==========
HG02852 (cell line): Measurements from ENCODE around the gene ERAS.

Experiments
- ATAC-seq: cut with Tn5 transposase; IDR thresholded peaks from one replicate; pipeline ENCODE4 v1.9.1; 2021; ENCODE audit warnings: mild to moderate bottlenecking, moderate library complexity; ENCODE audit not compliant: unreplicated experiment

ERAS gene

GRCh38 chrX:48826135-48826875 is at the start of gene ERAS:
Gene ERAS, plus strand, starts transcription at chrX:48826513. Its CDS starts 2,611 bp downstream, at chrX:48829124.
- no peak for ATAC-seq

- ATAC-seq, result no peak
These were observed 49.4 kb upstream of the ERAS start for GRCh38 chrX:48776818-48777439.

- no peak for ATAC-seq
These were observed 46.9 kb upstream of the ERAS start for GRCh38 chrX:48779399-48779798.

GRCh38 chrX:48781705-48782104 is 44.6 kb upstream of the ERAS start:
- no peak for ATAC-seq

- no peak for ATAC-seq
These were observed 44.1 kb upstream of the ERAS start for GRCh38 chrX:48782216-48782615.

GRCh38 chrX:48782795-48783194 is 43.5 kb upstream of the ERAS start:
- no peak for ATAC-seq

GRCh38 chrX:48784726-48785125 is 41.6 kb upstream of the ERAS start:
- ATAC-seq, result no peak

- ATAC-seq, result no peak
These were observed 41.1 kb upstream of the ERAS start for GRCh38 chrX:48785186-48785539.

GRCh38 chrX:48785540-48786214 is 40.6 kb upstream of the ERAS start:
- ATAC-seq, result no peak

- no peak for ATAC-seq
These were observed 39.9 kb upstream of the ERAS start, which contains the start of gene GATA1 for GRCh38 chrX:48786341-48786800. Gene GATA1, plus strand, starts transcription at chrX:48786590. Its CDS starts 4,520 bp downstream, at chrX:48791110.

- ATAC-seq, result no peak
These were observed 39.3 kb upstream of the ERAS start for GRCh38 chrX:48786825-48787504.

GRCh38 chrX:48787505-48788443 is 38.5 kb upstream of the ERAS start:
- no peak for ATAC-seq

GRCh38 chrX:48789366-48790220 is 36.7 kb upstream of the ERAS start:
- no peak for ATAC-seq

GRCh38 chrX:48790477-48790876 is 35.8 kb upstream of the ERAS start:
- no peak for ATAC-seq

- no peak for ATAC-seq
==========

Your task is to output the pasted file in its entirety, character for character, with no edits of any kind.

HG02852 (cell line): Measurements from ENCODE around the gene ERAS.

Experiments
- ATAC-seq: cut with Tn5 transposase; IDR thresholded peaks from one replicate; pipeline ENCODE4 v1.9.1; 2021; ENCODE audit warnings: mild to moderate bottlenecking, moderate library complexity; ENCODE audit not compliant: unreplicated experiment

ERAS gene

GRCh38 chrX:48826135-48826875 is at the start of gene ERAS:
Gene ERAS, plus strand, starts transcription at chrX:48826513. Its CDS starts 2,611 bp downstream, at chrX:48829124.
- no peak for ATAC-seq

- ATAC-seq, result no peak
These were observed 49.4 kb upstream of the ERAS start for GRCh38 chrX:48776818-48777439.

- no peak for ATAC-seq
These were observed 46.9 kb upstream of the ERAS start for GRCh38 chrX:48779399-48779798.

GRCh38 chrX:48781705-48782104 is 44.6 kb upstream of the ERAS start:
- no peak for ATAC-seq

- no peak for ATAC-seq
These were observed 44.1 kb upstream of the ERAS start for GRCh38 chrX:48782216-48782615.

GRCh38 chrX:48782795-48783194 is 43.5 kb upstream of the ERAS start:
- no peak for ATAC-seq

GRCh38 chrX:48784726-48785125 is 41.6 kb upstream of the ERAS start:
- ATAC-seq, result no peak

- ATAC-seq, result no peak
These were observed 41.1 kb upstream of the ERAS start for GRCh38 chrX:48785186-48785539.

GRCh38 chrX:48785540-48786214 is 40.6 kb upstream of the ERAS start:
- ATAC-seq, result no peak

- no peak for ATAC-seq
These were observed 39.9 kb upstream of the ERAS start, which contains the start of gene GATA1 for GRCh38 chrX:48786341-48786800. Gene GATA1, plus strand, starts transcription at chrX:48786590. Its CDS starts 4,520 bp downstream, at chrX:48791110.

- ATAC-seq, result no peak
These were observed 39.3 kb upstream of the ERAS start for GRCh38 chrX:48786825-48787504.

GRCh38 chrX:48787505-48788443 is 38.5 kb upstream of the ERAS start:
- no peak for ATAC-seq

GRCh38 chrX:48789366-48790220 is 36.7 kb upstream of the ERAS start:
- no peak for ATAC-seq

GRCh38 chrX:48790477-48790876 is 35.8 kb upstream of the ERAS start:
- no peak for ATAC-seq

- no peak for ATAC-seq